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General Damages Uplift: Beware

11 July 2023. Published by Genevieve Isherwood, Senior Associate

A recent decision in Coventry Combined County Court will have far -reaching impact on the valuation of all personal injury claims.

The decision of Recorder Jack gives the green light for Claimants to seek higher general damages awards. In clinical negligence claims, where general damages can already be as high as £400,000, this will have significant implications for Defendants and their insurers.

The facts of Blair v Jaber (where two passengers sought compensation from a taxi driver following a sudden brake), are not relevant to the clinical negligence sphere. However, the outcome of the decision undoubtedly is. The Claimants successfully argued that the general damages awarded should be increased due to "the unexpected and massive increase in inflation"; resulting in a hefty 12% uplift.

Recorder Jack accepted the Claimants' argument that he was entitled to consider whether a change in circumstances between the publication of the Judicial College Guidelines for the Assessment of General Damages in Personal Injury Cases ("the Guidelines") and the date of the compensation award meant the valuation should be departed from. He also accepted that "the very substantial drop in the value of money which has taken place since [the publication of the Guidelines]" was such a circumstance. In this case the increase was not significant (£8,000 increased to £8,960 for the First Claimant and £3,000 to £3,200 for the Second Claimant). In clinical negligence claims however, such an uplift could result in an increase of tens of thousands of pounds in other cases.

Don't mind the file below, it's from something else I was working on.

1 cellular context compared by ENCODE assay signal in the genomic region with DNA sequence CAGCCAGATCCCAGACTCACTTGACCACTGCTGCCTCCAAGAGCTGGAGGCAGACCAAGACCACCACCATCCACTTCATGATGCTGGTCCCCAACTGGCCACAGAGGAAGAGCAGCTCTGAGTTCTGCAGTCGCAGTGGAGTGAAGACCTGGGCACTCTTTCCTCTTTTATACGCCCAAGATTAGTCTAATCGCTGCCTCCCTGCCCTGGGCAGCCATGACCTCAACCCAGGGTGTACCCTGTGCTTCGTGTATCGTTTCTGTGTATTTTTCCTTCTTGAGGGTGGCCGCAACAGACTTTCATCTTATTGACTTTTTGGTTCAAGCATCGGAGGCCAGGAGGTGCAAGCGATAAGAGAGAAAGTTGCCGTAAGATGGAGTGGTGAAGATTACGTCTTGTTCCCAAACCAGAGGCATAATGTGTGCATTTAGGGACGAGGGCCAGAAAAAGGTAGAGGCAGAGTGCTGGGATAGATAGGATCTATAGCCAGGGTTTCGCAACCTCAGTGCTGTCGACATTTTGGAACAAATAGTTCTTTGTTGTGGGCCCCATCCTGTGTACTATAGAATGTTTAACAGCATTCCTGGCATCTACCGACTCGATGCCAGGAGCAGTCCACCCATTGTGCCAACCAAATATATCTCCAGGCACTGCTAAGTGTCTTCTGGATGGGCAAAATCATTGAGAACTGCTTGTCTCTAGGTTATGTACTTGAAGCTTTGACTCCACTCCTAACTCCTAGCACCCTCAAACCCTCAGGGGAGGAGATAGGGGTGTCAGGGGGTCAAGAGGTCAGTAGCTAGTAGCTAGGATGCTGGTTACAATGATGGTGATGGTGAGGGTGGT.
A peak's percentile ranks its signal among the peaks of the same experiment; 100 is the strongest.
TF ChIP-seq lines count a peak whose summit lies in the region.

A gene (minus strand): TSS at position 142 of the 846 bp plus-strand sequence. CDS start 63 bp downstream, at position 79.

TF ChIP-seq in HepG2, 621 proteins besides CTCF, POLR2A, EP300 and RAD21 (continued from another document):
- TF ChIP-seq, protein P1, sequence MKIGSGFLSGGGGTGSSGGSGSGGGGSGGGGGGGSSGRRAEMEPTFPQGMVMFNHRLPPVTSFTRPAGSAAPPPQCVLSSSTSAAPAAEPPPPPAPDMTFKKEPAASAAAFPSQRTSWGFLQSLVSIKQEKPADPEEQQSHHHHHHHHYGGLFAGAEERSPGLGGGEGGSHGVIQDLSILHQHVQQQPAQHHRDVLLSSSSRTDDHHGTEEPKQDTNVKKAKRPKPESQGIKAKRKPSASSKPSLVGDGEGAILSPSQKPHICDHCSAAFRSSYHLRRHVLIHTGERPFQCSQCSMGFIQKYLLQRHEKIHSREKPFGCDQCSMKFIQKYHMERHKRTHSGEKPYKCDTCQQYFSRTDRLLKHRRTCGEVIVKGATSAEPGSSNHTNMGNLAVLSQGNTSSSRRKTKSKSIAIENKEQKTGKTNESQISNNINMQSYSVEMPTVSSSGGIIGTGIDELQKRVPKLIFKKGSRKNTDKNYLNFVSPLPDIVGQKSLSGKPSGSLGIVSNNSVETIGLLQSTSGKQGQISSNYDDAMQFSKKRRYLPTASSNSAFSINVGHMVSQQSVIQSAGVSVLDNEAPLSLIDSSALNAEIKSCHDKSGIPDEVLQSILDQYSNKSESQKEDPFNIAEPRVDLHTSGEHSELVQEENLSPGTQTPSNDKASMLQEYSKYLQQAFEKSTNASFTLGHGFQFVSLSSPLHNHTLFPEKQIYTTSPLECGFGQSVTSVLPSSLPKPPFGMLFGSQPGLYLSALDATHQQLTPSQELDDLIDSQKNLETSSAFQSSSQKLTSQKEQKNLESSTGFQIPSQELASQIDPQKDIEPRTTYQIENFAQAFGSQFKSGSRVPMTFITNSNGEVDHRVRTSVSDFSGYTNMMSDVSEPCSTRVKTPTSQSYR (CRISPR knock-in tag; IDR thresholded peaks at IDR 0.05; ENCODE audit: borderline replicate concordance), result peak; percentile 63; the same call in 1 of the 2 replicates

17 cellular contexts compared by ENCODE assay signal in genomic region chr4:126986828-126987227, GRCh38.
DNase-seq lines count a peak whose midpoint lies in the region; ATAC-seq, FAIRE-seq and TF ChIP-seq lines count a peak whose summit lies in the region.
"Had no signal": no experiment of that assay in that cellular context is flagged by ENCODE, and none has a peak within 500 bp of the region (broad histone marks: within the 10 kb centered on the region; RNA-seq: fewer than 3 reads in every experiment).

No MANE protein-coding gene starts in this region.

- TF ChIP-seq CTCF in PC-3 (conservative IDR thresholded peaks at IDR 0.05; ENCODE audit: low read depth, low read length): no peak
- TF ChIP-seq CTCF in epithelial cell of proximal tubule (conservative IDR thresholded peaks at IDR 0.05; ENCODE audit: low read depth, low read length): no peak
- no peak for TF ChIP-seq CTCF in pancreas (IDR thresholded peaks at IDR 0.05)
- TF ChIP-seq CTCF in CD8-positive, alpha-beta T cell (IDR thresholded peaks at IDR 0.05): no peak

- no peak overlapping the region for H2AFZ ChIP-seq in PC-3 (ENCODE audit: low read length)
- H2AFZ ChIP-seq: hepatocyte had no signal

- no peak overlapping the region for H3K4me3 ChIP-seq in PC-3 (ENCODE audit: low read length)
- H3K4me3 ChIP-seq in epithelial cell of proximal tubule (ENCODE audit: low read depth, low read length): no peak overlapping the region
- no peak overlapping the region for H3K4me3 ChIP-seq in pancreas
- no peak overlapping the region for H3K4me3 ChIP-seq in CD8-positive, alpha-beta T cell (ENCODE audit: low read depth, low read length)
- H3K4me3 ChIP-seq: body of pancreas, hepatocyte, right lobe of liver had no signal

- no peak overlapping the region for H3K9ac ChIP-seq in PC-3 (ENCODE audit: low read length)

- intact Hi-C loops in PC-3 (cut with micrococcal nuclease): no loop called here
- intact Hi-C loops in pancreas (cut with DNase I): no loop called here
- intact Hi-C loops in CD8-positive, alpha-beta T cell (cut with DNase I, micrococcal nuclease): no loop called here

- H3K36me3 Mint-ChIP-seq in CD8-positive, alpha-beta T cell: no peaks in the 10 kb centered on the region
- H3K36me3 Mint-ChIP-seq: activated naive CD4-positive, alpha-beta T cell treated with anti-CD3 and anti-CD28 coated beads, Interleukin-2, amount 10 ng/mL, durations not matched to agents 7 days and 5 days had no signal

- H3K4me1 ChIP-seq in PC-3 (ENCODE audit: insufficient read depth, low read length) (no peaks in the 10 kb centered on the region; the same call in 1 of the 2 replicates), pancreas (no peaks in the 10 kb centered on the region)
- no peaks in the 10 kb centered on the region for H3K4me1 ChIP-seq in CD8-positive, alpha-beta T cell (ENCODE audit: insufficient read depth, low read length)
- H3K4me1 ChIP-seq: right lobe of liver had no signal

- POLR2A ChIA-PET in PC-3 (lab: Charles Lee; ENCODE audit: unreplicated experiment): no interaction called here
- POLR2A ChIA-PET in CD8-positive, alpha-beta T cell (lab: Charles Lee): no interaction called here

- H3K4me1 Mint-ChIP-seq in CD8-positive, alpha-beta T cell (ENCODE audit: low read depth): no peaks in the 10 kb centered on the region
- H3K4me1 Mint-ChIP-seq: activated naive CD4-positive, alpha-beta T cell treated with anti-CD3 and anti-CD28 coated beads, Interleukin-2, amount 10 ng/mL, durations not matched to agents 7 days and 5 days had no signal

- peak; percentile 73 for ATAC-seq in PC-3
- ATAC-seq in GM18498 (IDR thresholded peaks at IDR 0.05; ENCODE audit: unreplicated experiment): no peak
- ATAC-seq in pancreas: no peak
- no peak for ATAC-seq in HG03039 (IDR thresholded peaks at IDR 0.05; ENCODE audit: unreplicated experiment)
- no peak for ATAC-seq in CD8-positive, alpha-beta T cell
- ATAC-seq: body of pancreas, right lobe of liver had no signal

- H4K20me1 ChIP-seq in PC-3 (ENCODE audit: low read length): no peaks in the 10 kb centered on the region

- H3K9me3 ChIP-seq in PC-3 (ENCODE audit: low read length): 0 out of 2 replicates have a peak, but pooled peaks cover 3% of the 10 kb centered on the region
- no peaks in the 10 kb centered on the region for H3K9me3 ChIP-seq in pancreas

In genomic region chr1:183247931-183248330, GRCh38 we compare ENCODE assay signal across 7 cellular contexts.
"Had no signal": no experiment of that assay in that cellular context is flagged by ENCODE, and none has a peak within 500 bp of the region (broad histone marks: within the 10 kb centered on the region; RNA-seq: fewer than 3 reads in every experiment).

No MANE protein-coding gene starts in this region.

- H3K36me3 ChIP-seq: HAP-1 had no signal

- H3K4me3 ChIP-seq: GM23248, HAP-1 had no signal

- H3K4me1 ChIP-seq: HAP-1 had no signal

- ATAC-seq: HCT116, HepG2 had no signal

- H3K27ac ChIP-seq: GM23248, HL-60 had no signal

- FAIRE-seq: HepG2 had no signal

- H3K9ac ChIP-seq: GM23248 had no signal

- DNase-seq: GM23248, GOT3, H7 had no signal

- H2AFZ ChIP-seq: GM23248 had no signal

Defendants should now expect other claimants to follow suit and push for higher settlement figures. The practical impact of this should therefore be considered and steps taken.

Firstly, Insurers or their advisors should review any significant general damages reserves they are holding, and consider whether adjustments are necessary.

Secondly, existing settlement offers from Claimants which do not reflect the uplift but which remain open for acceptance should be revisited. Subject to the value of the offer and the likely uplift, a previously unattractive offer might now appear more reasonable.

Finally, all defendants and their insurers should be alive to the current fluctuations in the interest rate; a sudden decrease may give grounds for a successful defence to the uplift.

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